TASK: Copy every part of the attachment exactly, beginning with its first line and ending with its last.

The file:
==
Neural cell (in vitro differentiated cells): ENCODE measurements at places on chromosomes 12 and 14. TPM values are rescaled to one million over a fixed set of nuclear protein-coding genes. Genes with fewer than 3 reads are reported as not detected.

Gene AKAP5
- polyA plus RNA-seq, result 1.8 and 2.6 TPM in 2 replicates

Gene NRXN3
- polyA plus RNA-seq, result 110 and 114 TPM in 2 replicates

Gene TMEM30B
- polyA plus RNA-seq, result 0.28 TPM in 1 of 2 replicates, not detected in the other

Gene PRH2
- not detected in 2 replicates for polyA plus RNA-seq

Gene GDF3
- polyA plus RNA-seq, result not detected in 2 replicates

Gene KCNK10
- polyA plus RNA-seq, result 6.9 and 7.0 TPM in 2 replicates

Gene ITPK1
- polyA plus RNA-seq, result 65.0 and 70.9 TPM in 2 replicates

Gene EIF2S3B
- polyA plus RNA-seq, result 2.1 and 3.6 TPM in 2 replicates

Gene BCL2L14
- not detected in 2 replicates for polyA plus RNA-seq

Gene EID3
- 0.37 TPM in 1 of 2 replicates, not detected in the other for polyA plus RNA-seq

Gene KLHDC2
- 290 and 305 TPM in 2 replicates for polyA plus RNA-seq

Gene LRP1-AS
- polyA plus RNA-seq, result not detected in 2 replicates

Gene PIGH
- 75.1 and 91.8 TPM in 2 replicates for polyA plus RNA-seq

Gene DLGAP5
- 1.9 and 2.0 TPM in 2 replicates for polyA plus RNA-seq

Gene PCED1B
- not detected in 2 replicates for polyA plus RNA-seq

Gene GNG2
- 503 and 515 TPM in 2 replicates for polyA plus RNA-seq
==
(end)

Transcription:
Neural cell (in vitro differentiated cells): ENCODE measurements at places on chromosomes 12 and 14. TPM values are rescaled to one million over a fixed set of nuclear protein-coding genes. Genes with fewer than 3 reads are reported as not detected.

Gene AKAP5
- polyA plus RNA-seq, result 1.8 and 2.6 TPM in 2 replicates

Gene NRXN3
- polyA plus RNA-seq, result 110 and 114 TPM in 2 replicates

Gene TMEM30B
- polyA plus RNA-seq, result 0.28 TPM in 1 of 2 replicates, not detected in the other

Gene PRH2
- not detected in 2 replicates for polyA plus RNA-seq

Gene GDF3
- polyA plus RNA-seq, result not detected in 2 replicates

Gene KCNK10
- polyA plus RNA-seq, result 6.9 and 7.0 TPM in 2 replicates

Gene ITPK1
- polyA plus RNA-seq, result 65.0 and 70.9 TPM in 2 replicates

Gene EIF2S3B
- polyA plus RNA-seq, result 2.1 and 3.6 TPM in 2 replicates

Gene BCL2L14
- not detected in 2 replicates for polyA plus RNA-seq

Gene EID3
- 0.37 TPM in 1 of 2 replicates, not detected in the other for polyA plus RNA-seq

Gene KLHDC2
- 290 and 305 TPM in 2 replicates for polyA plus RNA-seq

Gene LRP1-AS
- polyA plus RNA-seq, result not detected in 2 replicates

Gene PIGH
- 75.1 and 91.8 TPM in 2 replicates for polyA plus RNA-seq

Gene DLGAP5
- 1.9 and 2.0 TPM in 2 replicates for polyA plus RNA-seq

Gene PCED1B
- not detected in 2 replicates for polyA plus RNA-seq

Gene GNG2
- 503 and 515 TPM in 2 replicates for polyA plus RNA-seq